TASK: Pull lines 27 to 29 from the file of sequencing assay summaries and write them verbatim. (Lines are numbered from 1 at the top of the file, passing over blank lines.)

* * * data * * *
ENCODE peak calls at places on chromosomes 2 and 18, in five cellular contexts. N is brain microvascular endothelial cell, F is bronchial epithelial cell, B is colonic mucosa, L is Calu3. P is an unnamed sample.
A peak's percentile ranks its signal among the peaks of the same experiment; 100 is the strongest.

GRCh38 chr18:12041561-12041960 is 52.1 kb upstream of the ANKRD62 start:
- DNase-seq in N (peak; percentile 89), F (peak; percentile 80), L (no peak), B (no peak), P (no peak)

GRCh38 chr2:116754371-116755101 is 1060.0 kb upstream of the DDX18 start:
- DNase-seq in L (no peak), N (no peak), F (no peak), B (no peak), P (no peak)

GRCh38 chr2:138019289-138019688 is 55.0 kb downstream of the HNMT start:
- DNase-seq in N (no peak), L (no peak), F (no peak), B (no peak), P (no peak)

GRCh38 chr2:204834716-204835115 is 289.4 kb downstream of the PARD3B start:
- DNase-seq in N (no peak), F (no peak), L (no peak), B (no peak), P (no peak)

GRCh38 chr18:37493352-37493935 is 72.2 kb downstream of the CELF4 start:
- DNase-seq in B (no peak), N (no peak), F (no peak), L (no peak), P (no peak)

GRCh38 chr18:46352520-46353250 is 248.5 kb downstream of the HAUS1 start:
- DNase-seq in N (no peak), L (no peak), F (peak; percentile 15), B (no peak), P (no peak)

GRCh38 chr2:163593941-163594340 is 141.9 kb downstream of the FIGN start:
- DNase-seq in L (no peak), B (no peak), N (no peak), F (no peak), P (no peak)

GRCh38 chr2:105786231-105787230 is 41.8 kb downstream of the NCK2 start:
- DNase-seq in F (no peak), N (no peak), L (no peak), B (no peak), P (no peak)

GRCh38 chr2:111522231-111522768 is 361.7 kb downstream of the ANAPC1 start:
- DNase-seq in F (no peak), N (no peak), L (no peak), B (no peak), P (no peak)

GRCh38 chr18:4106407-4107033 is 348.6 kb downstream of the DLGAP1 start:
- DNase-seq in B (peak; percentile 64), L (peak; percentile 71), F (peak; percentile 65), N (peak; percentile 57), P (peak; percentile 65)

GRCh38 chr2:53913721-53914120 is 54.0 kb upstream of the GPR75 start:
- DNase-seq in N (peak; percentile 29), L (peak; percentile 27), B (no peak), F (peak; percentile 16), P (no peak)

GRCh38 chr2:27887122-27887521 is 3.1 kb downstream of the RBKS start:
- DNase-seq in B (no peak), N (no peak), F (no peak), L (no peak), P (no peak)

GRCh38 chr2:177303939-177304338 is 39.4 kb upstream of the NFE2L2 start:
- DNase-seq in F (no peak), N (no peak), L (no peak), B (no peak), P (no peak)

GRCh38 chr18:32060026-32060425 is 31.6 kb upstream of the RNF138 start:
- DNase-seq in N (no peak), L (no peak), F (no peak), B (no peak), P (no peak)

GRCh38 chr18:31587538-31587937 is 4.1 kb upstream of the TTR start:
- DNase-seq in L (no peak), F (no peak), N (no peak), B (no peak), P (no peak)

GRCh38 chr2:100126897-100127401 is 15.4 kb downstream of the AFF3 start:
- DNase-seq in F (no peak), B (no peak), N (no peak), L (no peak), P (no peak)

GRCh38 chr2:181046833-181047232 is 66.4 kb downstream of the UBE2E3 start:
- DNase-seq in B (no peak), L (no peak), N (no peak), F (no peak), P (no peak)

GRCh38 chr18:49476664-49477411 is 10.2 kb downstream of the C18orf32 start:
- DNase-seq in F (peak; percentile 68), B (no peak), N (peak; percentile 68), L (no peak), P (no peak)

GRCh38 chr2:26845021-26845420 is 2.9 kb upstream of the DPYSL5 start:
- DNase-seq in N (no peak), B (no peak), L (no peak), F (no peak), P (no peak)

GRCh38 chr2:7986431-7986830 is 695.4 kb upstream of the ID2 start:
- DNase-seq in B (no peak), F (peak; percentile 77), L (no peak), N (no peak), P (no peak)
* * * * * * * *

GRCh38 chr2:177303939-177304338 is 39.4 kb upstream of the NFE2L2 start:
- DNase-seq in F (no peak), N (no peak), L (no peak), B (no peak), P (no peak)

GRCh38 chr18:32060026-32060425 is 31.6 kb upstream of the RNF138 start: